Lloyds Banking Group

Three-day course to boost a senior teams’ resilience and decision making


Having worked with the team for a number of years and seeing them through the HBOS – Lloyds merger we had already begun the process of cementing them together on their journey to become a high performing team.

It was in the winter of 2010 that Simon Gwynne approached us once again as part of the ongoing process of developing them further still.

This is a challenge for those teams that want to be better than average and want to achieve, both personally and as a team. It is geared around Decision making and the inhibitors or catalysts that can hinder or encourage the process.

The catalysts to this process are generally all the features and attributes of High Performing Teams, whist the inhibitors are those that are generally found in disfunctional, immature and dis-engaged teams.

Thus this challenge goes hand in hand with the development of High Performing Teams.

AkzoNobel Graduate programme 7th - 9th September 2014 - 361



A cluster of individuals brought together to begin the transformation into a highly effective team goes through a number of stages, from Forming right through to Performing . With conscious thought, understanding and a value set instilled from the outset then many teams falter in the process and rarely achieve the performing stage.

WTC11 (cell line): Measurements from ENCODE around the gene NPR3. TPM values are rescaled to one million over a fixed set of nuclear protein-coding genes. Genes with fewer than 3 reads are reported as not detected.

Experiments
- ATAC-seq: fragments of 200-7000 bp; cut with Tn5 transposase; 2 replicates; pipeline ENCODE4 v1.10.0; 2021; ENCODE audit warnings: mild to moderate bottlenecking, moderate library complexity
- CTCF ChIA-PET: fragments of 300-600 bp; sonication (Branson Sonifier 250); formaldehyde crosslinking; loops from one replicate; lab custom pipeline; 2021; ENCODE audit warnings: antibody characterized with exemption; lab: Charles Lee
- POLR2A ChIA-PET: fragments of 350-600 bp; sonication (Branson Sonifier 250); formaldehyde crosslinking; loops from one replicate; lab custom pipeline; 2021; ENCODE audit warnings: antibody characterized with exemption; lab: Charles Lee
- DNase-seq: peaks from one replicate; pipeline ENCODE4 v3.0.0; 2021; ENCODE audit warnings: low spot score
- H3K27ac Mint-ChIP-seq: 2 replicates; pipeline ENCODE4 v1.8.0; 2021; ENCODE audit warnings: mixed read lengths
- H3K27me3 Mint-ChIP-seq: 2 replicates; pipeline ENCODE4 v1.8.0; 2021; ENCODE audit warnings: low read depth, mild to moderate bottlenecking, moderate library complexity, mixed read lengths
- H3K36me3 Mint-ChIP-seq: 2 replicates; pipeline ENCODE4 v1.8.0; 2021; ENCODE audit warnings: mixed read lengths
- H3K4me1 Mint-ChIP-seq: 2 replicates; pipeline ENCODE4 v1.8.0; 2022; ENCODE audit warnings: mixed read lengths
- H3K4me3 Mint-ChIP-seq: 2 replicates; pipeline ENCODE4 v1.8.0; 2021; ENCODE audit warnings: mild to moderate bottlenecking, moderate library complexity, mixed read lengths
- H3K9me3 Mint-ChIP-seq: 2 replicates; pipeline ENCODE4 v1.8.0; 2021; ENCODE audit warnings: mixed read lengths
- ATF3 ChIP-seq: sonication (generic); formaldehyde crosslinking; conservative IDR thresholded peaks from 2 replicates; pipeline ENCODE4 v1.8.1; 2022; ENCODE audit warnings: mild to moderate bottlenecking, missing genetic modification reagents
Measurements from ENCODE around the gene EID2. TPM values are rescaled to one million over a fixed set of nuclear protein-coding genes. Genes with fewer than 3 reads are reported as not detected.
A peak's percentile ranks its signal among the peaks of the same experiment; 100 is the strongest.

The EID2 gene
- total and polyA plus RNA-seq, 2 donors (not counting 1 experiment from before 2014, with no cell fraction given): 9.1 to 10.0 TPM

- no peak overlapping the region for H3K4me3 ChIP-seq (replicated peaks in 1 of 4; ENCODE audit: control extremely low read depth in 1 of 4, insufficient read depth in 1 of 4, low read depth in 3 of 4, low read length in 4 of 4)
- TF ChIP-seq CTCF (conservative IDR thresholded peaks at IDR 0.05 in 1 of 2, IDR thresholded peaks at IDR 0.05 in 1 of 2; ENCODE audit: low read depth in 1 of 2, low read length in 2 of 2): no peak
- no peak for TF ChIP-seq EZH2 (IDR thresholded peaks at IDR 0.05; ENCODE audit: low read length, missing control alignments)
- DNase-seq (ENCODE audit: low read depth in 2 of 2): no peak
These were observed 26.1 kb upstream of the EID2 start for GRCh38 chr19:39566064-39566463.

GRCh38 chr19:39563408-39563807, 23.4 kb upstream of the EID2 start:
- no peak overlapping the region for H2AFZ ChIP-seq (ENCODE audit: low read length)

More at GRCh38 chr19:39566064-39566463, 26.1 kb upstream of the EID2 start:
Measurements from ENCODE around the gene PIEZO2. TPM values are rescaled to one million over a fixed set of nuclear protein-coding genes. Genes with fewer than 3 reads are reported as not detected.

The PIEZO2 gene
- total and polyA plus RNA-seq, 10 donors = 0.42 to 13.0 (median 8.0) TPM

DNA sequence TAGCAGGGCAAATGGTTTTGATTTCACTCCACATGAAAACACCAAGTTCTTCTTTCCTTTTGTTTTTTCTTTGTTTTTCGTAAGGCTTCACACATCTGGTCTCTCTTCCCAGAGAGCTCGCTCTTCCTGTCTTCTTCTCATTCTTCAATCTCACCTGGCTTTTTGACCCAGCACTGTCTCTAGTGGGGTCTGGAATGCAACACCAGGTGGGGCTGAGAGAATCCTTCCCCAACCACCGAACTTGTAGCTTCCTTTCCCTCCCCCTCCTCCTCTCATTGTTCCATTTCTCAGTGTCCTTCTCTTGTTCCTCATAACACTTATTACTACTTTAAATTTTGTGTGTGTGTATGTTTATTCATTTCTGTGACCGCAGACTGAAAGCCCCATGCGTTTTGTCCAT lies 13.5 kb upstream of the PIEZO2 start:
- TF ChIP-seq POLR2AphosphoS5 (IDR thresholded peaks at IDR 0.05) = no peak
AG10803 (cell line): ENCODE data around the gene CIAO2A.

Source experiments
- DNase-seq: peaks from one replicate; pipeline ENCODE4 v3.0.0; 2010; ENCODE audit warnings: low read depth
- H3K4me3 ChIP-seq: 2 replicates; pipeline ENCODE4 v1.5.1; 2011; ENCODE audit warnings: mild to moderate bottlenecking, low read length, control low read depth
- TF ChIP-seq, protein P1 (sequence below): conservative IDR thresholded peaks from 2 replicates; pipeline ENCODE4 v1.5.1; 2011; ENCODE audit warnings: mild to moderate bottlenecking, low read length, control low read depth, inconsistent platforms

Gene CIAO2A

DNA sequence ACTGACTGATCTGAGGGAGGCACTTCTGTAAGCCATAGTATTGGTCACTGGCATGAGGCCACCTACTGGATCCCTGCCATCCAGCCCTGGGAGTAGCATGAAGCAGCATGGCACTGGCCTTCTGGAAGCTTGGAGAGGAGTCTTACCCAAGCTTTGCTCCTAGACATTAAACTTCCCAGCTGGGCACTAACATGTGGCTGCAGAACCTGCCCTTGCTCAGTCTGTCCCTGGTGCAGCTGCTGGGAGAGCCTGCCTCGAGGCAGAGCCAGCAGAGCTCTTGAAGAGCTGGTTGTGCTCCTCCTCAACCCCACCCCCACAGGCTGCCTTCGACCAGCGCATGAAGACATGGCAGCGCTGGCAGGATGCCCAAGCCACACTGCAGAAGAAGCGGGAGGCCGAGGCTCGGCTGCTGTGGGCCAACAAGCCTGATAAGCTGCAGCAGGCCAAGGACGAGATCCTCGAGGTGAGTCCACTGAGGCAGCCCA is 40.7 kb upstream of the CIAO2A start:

And so begun their journey….

This team were to be instrumental in the conversion of the 20 + million HBOS current accounts into the Lloyds system.

The task ahead was daunting.

Once ‘green lighted’ the conversion process must be seamless, efficient and 100% secure.

The team had to deliver.


We met at the LBG Lovell Park Road offices in Leeds and created the ‘Lloyds Decision Wheel Challenge’.

Two days of decision making and the testing and expansion of their comfort zones through the thorough utilisation of the natural landscape of the wonderful Yorkshire Dales National Park.

This exciting and exhilarating team challenge began at Leeds railway station very early on the Thursday morning and within the space of two hours saw the team ejected from the train by the guard (he was in on the whole challenge) at Ribblehead Station whereupon they had to enter the deep recesses of Runscar Cave and search, by candle light, for six codes needed to open a steel box that was strung to the roof somewhere in the Cave. The box was opened and further information led the teams to the summits of Whernside and Ingleborough in a mad dash to the finish line in order to succeed because, as their fleeces all said…

Failure is not an Option

The challenge involves immersing your team into tough situations that allow the real characters to shine through by the careful use of adventurous outdoor activities – that are certainly not simulated.






The cave really is dark, the water really is cold and the distances between comfort breaks and refreshment stops are long, arduous and real.

Simon Gwynne
UK Private Banking Change Team
Lloyds Banking Group